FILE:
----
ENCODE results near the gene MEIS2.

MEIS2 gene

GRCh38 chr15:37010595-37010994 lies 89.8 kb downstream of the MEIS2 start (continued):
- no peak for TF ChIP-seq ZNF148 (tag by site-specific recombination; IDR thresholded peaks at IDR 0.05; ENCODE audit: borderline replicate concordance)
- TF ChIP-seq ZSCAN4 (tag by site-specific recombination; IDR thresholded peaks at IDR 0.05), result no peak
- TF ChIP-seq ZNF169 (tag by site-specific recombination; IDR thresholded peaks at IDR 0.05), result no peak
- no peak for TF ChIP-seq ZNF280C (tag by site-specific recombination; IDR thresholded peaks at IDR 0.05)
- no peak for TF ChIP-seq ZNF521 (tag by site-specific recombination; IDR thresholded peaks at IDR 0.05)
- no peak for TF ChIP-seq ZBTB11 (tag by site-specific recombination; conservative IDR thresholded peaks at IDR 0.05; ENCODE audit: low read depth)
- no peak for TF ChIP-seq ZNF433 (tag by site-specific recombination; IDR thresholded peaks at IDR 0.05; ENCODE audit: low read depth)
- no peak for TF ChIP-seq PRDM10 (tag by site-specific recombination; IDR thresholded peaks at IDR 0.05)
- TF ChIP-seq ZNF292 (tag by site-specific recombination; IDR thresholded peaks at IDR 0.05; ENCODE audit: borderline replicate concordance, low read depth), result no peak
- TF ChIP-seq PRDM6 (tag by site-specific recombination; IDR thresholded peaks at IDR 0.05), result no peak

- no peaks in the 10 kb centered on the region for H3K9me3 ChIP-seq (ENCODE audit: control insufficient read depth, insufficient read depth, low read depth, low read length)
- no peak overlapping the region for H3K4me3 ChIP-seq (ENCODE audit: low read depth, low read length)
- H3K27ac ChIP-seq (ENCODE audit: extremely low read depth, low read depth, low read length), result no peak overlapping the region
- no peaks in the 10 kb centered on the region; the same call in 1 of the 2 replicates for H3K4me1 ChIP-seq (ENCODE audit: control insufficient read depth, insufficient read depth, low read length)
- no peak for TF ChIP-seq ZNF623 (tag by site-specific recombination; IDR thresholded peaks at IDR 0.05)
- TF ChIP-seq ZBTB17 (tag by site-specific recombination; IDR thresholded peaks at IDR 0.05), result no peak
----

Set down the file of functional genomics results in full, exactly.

ENCODE results near the gene MEIS2.

MEIS2 gene

GRCh38 chr15:37010595-37010994 lies 89.8 kb downstream of the MEIS2 start (continued):
- no peak for TF ChIP-seq ZNF148 (tag by site-specific recombination; IDR thresholded peaks at IDR 0.05; ENCODE audit: borderline replicate concordance)
- TF ChIP-seq ZSCAN4 (tag by site-specific recombination; IDR thresholded peaks at IDR 0.05), result no peak
- TF ChIP-seq ZNF169 (tag by site-specific recombination; IDR thresholded peaks at IDR 0.05), result no peak
- no peak for TF ChIP-seq ZNF280C (tag by site-specific recombination; IDR thresholded peaks at IDR 0.05)
- no peak for TF ChIP-seq ZNF521 (tag by site-specific recombination; IDR thresholded peaks at IDR 0.05)
- no peak for TF ChIP-seq ZBTB11 (tag by site-specific recombination; conservative IDR thresholded peaks at IDR 0.05; ENCODE audit: low read depth)
- no peak for TF ChIP-seq ZNF433 (tag by site-specific recombination; IDR thresholded peaks at IDR 0.05; ENCODE audit: low read depth)
- no peak for TF ChIP-seq PRDM10 (tag by site-specific recombination; IDR thresholded peaks at IDR 0.05)
- TF ChIP-seq ZNF292 (tag by site-specific recombination; IDR thresholded peaks at IDR 0.05; ENCODE audit: borderline replicate concordance, low read depth), result no peak
- TF ChIP-seq PRDM6 (tag by site-specific recombination; IDR thresholded peaks at IDR 0.05), result no peak

- no peaks in the 10 kb centered on the region for H3K9me3 ChIP-seq (ENCODE audit: control insufficient read depth, insufficient read depth, low read depth, low read length)
- no peak overlapping the region for H3K4me3 ChIP-seq (ENCODE audit: low read depth, low read length)
- H3K27ac ChIP-seq (ENCODE audit: extremely low read depth, low read depth, low read length), result no peak overlapping the region
- no peaks in the 10 kb centered on the region; the same call in 1 of the 2 replicates for H3K4me1 ChIP-seq (ENCODE audit: control insufficient read depth, insufficient read depth, low read length)
- no peak for TF ChIP-seq ZNF623 (tag by site-specific recombination; IDR thresholded peaks at IDR 0.05)
- TF ChIP-seq ZBTB17 (tag by site-specific recombination; IDR thresholded peaks at IDR 0.05), result no peak